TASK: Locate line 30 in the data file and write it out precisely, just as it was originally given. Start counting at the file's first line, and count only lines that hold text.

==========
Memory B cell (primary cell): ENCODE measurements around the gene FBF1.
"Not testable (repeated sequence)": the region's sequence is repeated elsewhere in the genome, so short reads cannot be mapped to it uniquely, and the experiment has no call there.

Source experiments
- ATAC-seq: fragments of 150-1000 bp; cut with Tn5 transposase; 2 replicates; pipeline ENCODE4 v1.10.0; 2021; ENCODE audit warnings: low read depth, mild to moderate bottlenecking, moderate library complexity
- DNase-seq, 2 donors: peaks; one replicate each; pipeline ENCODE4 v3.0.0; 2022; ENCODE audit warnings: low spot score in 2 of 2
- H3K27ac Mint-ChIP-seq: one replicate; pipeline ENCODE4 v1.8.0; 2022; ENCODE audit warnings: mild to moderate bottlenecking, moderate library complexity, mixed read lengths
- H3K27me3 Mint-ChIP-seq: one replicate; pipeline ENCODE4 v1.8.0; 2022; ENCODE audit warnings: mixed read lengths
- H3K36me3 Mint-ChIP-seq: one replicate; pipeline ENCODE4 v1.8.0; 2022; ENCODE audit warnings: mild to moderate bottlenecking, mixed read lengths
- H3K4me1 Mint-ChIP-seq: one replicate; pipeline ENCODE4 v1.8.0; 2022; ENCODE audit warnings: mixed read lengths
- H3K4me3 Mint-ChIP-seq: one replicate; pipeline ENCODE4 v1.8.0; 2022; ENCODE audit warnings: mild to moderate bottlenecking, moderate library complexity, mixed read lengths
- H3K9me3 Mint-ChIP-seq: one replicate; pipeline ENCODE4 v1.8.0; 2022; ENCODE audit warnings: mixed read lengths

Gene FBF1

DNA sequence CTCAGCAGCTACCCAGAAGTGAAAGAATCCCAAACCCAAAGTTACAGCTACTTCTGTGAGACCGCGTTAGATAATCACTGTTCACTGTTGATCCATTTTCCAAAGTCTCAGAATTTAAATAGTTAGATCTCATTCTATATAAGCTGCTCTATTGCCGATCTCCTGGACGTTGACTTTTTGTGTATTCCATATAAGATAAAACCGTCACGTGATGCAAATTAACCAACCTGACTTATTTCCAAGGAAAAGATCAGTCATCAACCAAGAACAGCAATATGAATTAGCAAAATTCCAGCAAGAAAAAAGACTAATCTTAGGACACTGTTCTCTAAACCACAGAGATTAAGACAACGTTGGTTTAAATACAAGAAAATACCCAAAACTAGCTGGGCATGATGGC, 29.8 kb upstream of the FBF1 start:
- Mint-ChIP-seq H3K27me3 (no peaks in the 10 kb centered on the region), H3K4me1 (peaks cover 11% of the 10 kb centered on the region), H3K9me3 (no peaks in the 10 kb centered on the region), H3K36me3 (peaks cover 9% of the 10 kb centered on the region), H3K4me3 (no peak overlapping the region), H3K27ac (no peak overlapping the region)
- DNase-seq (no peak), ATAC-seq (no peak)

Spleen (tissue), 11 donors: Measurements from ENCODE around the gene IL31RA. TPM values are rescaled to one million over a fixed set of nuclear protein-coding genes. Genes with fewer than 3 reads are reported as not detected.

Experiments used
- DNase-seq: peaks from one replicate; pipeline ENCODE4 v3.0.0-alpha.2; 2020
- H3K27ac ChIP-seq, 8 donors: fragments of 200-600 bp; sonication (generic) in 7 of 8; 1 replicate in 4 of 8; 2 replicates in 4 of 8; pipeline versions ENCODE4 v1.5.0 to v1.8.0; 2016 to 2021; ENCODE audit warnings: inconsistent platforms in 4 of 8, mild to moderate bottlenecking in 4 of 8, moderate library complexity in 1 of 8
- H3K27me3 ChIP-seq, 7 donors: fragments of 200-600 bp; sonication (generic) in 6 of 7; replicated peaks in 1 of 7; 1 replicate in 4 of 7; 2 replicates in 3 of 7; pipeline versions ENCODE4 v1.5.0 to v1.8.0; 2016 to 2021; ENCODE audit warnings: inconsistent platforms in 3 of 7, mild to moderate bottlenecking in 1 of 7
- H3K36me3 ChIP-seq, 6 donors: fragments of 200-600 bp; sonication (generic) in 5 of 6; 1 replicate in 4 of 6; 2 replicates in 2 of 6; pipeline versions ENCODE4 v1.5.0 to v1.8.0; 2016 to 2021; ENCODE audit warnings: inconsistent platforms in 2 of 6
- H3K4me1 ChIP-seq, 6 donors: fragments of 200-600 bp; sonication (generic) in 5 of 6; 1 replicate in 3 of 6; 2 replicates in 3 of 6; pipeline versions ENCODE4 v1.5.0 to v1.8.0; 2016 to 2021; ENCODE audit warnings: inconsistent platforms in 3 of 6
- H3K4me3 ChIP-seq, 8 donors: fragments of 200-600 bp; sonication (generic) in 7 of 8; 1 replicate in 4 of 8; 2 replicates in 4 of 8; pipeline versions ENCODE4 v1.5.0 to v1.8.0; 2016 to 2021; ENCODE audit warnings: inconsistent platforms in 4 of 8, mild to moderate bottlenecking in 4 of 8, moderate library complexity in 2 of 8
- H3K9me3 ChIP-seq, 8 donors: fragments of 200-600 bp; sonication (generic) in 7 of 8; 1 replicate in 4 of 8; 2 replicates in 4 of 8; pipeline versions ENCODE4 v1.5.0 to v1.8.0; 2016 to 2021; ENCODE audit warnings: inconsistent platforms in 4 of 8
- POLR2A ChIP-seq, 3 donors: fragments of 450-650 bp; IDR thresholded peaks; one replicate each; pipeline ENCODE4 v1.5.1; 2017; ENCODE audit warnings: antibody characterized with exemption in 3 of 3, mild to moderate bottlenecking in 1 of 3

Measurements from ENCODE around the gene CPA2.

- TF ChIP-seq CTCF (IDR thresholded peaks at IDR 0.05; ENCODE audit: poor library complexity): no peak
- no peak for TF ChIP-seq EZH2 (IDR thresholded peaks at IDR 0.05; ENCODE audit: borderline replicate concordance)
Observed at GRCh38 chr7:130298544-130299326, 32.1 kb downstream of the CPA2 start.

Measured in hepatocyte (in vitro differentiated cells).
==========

Measured in hepatocyte (in vitro differentiated cells).